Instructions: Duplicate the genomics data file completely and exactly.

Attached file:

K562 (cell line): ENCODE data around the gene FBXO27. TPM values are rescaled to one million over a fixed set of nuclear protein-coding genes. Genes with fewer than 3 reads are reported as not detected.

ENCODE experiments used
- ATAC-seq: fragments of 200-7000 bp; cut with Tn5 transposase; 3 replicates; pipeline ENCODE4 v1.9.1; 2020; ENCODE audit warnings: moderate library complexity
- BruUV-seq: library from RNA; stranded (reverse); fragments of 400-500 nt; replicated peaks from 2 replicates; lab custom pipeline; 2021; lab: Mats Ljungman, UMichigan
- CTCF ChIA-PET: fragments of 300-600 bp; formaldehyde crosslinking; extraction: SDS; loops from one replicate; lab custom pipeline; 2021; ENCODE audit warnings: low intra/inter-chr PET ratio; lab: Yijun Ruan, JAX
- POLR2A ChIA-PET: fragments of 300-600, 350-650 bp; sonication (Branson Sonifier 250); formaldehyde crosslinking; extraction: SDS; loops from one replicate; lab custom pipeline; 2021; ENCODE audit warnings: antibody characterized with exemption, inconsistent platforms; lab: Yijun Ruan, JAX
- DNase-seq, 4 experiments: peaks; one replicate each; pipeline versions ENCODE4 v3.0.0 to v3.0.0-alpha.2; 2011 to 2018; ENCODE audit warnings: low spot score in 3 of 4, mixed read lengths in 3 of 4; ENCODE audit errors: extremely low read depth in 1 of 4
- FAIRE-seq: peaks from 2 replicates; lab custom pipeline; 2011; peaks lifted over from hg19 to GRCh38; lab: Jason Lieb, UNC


K562 (cell line): ENCODE data around the gene FBXO27. TPM values are rescaled to one million over a fixed set of nuclear protein-coding genes. Genes with fewer than 3 reads are reported as not detected.

ENCODE experiments used
- ATAC-seq: fragments of 200-7000 bp; cut with Tn5 transposase; 3 replicates; pipeline ENCODE4 v1.9.1; 2020; ENCODE audit warnings: moderate library complexity
- BruUV-seq: library from RNA; stranded (reverse); fragments of 400-500 nt; replicated peaks from 2 replicates; lab custom pipeline; 2021; lab: Mats Ljungman, UMichigan
- CTCF ChIA-PET: fragments of 300-600 bp; formaldehyde crosslinking; extraction: SDS; loops from one replicate; lab custom pipeline; 2021; ENCODE audit warnings: low intra/inter-chr PET ratio; lab: Yijun Ruan, JAX
- POLR2A ChIA-PET: fragments of 300-600, 350-650 bp; sonication (Branson Sonifier 250); formaldehyde crosslinking; extraction: SDS; loops from one replicate; lab custom pipeline; 2021; ENCODE audit warnings: antibody characterized with exemption, inconsistent platforms; lab: Yijun Ruan, JAX
- DNase-seq, 4 experiments: peaks; one replicate each; pipeline versions ENCODE4 v3.0.0 to v3.0.0-alpha.2; 2011 to 2018; ENCODE audit warnings: low spot score in 3 of 4, mixed read lengths in 3 of 4; ENCODE audit errors: extremely low read depth in 1 of 4
- FAIRE-seq: peaks from 2 replicates; lab custom pipeline; 2011; peaks lifted over from hg19 to GRCh38; lab: Jason Lieb, UNC